Human Rights Watch says new Egyptian law gives police power to ‘ban all protests’

Ahram Online, Wednesday 30 Oct 2013

Rights organisation says the controversial draft law, which may be amended, is restrictive

Sarah Leah Whitson
Middle East director at HRW Sarah Leah Whitson (Photo: Reuters)

Human Rights Watch has criticised a draft Egyptian protest law, saying it falls short of the obligation to respect freedom of assembly under the International Covenant on Civil and Political Rights (ICCPR).

“This draft law would effectively mandate the police to ban all protests outright and to use force to disperse ongoing protests,” said Sarah Leah Whitson, Middle East director at the US-based NGO.

"The bill would ban all demonstrations near official buildings, give the police absolute discretion to ban any other protest, and allow officers to forcibly disperse overall peaceful protests if even a single protester throws a stone," said a Wednesday statement by the group. 

The draft law has ignited public debate, with critics arguing that it infringes on Egyptian citizens' basic rights and freedoms.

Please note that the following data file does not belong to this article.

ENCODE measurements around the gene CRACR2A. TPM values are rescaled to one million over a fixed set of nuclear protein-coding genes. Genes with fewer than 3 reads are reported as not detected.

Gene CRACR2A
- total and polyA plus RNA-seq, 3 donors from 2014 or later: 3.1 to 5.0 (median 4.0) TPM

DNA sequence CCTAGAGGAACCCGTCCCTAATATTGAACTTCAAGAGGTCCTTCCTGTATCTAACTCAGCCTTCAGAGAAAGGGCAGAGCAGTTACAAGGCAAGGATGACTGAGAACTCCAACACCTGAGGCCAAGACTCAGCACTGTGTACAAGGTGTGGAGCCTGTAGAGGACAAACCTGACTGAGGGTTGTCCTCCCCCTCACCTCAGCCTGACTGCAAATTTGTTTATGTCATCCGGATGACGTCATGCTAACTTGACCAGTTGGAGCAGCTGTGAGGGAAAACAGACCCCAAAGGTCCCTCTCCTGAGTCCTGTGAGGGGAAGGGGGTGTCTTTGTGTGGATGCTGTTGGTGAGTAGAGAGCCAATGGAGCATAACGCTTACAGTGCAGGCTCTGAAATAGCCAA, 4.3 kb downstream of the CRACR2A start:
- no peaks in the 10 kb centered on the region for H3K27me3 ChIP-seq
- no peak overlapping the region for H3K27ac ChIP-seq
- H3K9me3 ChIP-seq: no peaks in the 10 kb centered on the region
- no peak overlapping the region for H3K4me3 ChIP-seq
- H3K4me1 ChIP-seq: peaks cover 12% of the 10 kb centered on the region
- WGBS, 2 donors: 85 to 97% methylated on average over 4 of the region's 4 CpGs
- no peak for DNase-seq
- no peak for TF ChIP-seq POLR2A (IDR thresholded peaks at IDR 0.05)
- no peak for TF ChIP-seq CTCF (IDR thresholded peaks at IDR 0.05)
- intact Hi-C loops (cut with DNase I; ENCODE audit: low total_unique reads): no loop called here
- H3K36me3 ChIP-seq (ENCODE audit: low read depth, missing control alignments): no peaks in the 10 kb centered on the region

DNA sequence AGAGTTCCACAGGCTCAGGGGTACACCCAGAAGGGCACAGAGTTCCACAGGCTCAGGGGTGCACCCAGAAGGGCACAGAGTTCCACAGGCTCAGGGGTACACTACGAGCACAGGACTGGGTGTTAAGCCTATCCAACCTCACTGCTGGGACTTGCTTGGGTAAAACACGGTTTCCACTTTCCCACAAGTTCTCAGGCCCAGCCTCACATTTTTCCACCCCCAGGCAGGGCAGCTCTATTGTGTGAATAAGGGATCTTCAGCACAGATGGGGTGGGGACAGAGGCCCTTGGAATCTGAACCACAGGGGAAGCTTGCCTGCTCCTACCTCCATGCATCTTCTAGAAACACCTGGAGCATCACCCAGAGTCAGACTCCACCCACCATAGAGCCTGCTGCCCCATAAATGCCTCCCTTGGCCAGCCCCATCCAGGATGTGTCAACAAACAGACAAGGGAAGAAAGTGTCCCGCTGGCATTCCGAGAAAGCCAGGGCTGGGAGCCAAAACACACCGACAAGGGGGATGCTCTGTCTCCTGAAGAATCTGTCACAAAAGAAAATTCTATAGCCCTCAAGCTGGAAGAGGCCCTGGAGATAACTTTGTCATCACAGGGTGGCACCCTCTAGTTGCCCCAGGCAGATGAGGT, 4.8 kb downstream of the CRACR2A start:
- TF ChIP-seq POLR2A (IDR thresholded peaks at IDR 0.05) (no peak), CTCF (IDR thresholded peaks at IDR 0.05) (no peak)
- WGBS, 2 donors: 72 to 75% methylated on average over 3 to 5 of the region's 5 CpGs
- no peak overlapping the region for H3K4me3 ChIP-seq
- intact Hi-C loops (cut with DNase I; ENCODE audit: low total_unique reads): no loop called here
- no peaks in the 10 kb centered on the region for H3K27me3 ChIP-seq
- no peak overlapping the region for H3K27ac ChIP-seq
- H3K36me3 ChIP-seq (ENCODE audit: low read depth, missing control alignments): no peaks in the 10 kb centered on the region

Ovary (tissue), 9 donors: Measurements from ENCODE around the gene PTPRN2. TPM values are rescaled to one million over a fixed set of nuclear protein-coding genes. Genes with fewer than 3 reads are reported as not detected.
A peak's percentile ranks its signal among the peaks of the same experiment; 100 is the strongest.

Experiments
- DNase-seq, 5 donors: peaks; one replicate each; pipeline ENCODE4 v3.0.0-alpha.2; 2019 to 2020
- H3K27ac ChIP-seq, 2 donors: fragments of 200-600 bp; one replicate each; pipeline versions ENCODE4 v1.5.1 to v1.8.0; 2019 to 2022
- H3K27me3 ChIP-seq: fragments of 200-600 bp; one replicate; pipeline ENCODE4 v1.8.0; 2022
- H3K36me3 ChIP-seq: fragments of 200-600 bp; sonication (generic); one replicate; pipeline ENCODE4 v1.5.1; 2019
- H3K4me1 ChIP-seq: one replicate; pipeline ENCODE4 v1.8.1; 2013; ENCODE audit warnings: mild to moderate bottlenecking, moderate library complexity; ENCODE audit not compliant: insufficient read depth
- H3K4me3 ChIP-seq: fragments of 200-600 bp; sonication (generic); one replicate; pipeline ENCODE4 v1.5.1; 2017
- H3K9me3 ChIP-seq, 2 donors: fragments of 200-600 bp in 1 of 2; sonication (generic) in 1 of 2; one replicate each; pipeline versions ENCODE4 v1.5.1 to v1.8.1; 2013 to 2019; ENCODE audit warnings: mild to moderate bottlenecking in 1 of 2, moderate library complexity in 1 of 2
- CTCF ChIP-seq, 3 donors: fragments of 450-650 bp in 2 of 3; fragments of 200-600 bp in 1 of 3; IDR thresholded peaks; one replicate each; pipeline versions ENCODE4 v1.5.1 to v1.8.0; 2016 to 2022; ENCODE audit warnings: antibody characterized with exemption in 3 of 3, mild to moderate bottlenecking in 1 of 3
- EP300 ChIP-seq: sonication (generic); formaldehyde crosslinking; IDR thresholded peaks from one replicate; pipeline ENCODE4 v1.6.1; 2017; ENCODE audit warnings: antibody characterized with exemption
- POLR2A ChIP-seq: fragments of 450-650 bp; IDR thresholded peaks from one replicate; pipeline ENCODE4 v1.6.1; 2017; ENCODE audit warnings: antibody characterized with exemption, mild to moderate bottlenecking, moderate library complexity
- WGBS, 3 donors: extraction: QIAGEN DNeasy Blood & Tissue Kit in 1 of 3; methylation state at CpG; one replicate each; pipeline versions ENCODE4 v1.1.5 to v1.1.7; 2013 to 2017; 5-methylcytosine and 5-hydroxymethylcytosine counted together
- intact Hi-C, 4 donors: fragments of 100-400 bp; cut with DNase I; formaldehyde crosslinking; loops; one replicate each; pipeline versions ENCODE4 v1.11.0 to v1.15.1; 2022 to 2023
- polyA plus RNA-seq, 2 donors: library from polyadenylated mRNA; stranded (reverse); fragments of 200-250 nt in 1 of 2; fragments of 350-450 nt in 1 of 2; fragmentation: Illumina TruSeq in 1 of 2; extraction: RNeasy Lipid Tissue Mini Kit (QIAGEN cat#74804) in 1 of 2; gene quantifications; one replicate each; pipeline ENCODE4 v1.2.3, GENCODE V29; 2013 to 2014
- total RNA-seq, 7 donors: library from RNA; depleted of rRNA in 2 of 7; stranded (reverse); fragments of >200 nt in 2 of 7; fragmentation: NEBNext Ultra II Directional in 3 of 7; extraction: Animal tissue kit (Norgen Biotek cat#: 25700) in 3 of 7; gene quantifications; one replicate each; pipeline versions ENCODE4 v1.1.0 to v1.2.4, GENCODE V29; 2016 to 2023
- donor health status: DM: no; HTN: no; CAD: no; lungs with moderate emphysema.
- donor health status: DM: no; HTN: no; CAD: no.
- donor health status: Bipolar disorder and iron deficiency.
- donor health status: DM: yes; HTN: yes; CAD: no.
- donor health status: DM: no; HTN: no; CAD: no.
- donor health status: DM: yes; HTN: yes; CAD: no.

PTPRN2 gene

The rights group says the draft law has "overly broad restrictions on legitimate assembly" saying it goes beyond permissible restrictions on public assembly under international law. It cites the ICCPR stating that "restrictions must not impair the essence of the right." 

It also says that the law has "vague language as basis for dispersal", excessive notification requirements, and allows discrimination against women who cover their faces.  

Prepared by the Ministry of Justice, the draft law is comprised of 21 articles, the most controversial of which are Articles 6, 10 and 14.

Article 6 states that a written appeal should be handed to the local police station 24 hours before any scheduled protest. The appeal must include the protest’s location and purpose, the name of its organisers and how to reach them, as well as its demands and the proposed start and end time.

Article 10 gives the interior minister or senior police officials the authority to cancel, postpone or change the location of a protest, although protesters can seek emergency judicial intervention against such decisions.

Article 14 states that provincial governors have the power to designate "protest-free" areas of 50 to 100 metres around state and governmental premises, including presidential palaces, headquarters of legislative authorities and the cabinet.

Responding to growing criticism, Prime Minister Hazem El-Beblawi said last week that the draft law could be amended after dialogue with political groups and parties, before interim President Adly Mansour officially approves it. 

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